What links the likes of Barcelona, Rome, Jerusalem, Brussels, Lynchburg in Virginia, Sheffield… and Morley? They all – along with many other places around the world – lay claim to having been built on seven hills. In Athens, the septet has glorious names such as Philopappos, Acropolis and Mount Lycabettus, while in Rome you can find places like the Quirinal, Capitoline, and Viminal. Morley, being prosaically Yorkshire, keeps its feet on the ground, and goes for Dawson, Scatcherd, Daisy, Chapel, Hunger, Banks and Troy. Not very romantic, perhaps, but at least they are practical. And so is the town’s coast of arms, which symbolically features the traditional industries on which the borough was founded – coal mining, textiles and quarrying.
Scatcherd Hill owes its name to a remarkable woman, now almost totally forgotten, but who just over a century ago was something of a thorn in the backside of the political establishment.
Alice Cliff Scatcherd was one of the co-founders of the Women’s Franchise League, the movement dedicated to achieving votes for women, whose friends included Emmeline Pankhurst.
Cliff was her maiden name and being fiercely independent, Alice agreed to wed Oliver Scatcherd – a local solicitor – only if she incorporated her own name into her married one. She was evidently a woman of firm principles and wasn’t afraid to go against convention. She didn’t wear her own wedding ring, something that was commented on when she and Oliver left their home at Morley Hall and went off on their travels.
Alice was 64 when she died, and was buried in the churchyard of St Mary in the Woods, in Morley. In her will, she donated Scatcherd Park to the local community and it remains a popular green space today. Her papers are now lodged in Leeds Library and provide a useful source for those researching the feminist causes of her time.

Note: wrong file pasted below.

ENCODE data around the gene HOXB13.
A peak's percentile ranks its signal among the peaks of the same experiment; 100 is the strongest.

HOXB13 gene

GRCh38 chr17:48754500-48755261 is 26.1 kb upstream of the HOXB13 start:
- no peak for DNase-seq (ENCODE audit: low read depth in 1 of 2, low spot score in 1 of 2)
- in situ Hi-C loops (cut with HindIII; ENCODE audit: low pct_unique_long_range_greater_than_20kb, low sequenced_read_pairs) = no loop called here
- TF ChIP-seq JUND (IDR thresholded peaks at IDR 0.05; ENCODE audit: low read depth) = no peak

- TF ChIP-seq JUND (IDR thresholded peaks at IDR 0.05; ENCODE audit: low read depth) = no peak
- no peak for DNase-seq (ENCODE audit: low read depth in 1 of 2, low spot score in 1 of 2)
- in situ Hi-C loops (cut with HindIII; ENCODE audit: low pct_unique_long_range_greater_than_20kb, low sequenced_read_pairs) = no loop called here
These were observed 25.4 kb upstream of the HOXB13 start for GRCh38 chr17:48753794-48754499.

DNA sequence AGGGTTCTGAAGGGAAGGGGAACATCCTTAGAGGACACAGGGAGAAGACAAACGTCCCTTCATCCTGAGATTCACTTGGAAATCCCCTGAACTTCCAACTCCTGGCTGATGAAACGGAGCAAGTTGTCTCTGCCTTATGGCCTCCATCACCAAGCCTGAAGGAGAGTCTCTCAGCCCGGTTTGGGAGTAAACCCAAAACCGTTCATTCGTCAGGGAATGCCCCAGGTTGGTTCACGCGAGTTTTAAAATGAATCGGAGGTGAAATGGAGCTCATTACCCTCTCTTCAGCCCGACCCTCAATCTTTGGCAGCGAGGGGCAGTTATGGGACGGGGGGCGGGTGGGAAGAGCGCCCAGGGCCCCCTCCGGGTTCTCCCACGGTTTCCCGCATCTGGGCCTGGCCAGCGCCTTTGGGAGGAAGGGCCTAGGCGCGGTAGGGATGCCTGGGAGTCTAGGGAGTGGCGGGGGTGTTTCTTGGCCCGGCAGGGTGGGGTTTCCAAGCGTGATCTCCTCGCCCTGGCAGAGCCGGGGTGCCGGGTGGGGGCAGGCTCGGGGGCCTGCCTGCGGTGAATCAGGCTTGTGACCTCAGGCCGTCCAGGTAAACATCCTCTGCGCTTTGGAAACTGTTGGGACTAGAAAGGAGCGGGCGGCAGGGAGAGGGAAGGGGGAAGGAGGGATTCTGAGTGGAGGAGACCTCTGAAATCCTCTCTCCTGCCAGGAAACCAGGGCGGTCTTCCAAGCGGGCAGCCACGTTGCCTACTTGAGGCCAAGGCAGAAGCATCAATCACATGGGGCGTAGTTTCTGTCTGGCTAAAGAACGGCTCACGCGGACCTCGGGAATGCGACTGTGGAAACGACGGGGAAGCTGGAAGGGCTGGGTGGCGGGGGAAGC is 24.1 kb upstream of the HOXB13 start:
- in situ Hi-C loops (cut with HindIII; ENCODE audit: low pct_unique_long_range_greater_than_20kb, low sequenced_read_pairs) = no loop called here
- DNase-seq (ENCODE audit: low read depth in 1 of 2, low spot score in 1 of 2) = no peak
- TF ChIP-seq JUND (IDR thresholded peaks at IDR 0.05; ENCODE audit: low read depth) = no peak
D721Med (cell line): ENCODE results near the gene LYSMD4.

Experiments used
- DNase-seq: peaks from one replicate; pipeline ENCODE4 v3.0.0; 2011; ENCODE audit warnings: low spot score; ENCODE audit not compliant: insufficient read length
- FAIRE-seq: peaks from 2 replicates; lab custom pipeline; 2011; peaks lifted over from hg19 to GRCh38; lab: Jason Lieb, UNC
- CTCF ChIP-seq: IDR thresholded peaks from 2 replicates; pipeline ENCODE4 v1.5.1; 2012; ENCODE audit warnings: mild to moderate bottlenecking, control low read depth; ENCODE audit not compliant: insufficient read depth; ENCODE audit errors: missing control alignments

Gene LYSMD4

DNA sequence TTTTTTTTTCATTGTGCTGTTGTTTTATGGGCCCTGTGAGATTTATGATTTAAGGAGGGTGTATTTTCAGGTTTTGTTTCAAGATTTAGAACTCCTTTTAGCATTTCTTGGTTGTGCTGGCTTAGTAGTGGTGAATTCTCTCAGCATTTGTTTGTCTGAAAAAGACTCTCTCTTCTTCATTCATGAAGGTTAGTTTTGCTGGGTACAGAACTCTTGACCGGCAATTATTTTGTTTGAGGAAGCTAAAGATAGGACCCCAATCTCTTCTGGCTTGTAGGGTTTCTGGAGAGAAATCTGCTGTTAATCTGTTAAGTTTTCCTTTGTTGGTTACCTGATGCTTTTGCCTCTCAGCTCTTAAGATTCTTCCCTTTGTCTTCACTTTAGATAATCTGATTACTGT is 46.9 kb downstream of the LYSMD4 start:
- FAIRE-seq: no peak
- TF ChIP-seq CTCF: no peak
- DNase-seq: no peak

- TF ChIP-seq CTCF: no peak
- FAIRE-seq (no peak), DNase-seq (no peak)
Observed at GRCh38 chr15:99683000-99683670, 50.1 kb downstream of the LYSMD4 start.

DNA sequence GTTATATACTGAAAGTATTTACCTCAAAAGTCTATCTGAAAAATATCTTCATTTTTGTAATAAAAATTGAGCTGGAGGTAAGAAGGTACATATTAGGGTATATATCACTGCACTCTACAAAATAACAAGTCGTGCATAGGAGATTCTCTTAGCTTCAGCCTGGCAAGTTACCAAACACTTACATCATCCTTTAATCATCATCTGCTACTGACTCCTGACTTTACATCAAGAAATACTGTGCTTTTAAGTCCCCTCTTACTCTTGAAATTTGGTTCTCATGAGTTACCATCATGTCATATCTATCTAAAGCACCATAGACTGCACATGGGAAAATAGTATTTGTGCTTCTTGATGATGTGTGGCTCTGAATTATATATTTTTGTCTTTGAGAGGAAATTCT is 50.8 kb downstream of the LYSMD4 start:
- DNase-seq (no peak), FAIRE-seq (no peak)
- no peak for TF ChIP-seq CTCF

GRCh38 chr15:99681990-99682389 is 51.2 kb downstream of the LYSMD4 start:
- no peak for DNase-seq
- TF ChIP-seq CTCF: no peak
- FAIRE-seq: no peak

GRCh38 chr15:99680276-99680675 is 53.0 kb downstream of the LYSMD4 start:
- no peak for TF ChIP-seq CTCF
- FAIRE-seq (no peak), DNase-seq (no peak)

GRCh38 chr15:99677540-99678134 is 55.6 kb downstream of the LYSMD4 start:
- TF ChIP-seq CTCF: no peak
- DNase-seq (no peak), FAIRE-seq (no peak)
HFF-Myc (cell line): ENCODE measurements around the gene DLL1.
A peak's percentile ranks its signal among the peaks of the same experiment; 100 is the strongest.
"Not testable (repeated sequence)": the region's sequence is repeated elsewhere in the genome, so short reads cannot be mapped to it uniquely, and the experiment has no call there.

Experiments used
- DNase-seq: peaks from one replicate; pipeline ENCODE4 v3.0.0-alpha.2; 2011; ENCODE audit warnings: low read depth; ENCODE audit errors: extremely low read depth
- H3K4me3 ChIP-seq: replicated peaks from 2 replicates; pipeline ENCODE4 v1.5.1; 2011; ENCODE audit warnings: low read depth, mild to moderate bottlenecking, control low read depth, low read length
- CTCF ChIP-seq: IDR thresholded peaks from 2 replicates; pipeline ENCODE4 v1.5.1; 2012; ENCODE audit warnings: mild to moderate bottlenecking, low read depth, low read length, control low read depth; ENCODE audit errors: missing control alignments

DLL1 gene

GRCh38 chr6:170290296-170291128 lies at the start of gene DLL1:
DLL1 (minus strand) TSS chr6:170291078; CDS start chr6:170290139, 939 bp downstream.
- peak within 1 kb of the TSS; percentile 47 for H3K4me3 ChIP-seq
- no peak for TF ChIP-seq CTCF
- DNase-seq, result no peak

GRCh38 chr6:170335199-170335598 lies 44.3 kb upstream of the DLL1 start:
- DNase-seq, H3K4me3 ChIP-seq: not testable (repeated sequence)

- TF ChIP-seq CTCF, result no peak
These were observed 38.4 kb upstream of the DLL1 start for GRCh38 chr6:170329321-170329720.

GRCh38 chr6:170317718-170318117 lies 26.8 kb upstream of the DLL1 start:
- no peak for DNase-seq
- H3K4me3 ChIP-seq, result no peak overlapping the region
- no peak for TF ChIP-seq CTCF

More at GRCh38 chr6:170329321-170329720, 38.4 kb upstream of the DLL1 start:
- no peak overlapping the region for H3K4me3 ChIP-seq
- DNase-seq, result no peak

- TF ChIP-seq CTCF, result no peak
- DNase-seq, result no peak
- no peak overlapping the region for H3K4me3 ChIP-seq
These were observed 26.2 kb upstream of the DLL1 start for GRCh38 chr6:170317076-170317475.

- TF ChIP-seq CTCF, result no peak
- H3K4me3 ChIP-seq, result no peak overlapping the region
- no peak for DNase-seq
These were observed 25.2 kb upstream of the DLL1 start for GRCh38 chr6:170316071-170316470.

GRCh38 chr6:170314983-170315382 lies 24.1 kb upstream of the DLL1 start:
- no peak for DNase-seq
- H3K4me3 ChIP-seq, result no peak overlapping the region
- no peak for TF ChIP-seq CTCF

She would certainly have known of a fellow Morleian, Henry Herbert Asquith, the politician, and, in 1892, the Home Secretary. His portfolio at the time included keeping a close eye on the suffragists and their activities. It isn’t known if Alice and Herbert ever met, but if they did, chatting pleasantly about the town of their birth would probably have been well down the agenda.
The Victorian feminist would almost certainly have been much more warmly disposed to a later Morleian, the novelist Helen Fielding, who first sprang to fame as the creator of Bridget Jones’s Diary.
Alice may well have been at the opening of the neoclassical Town Hall in 1895 – Morley had attained independent borough status a decade before, and (like many other Yorkshire towns) wanted to show the world what a robust and prosperous place it was. So, the council did what so many other places in the county also did – it announced a competition for an architectural design. There were over 70 entries, and the winners were two Dewsbury lads, Henry Holtom and George Arthur Fox. Their efforts were rewarded with a cheque for £100. This huge edifice with its colonnade, Roman frieze and 160ft-high dome, was formally opened by Herbert Asquith, the last time that he returned to his home turf.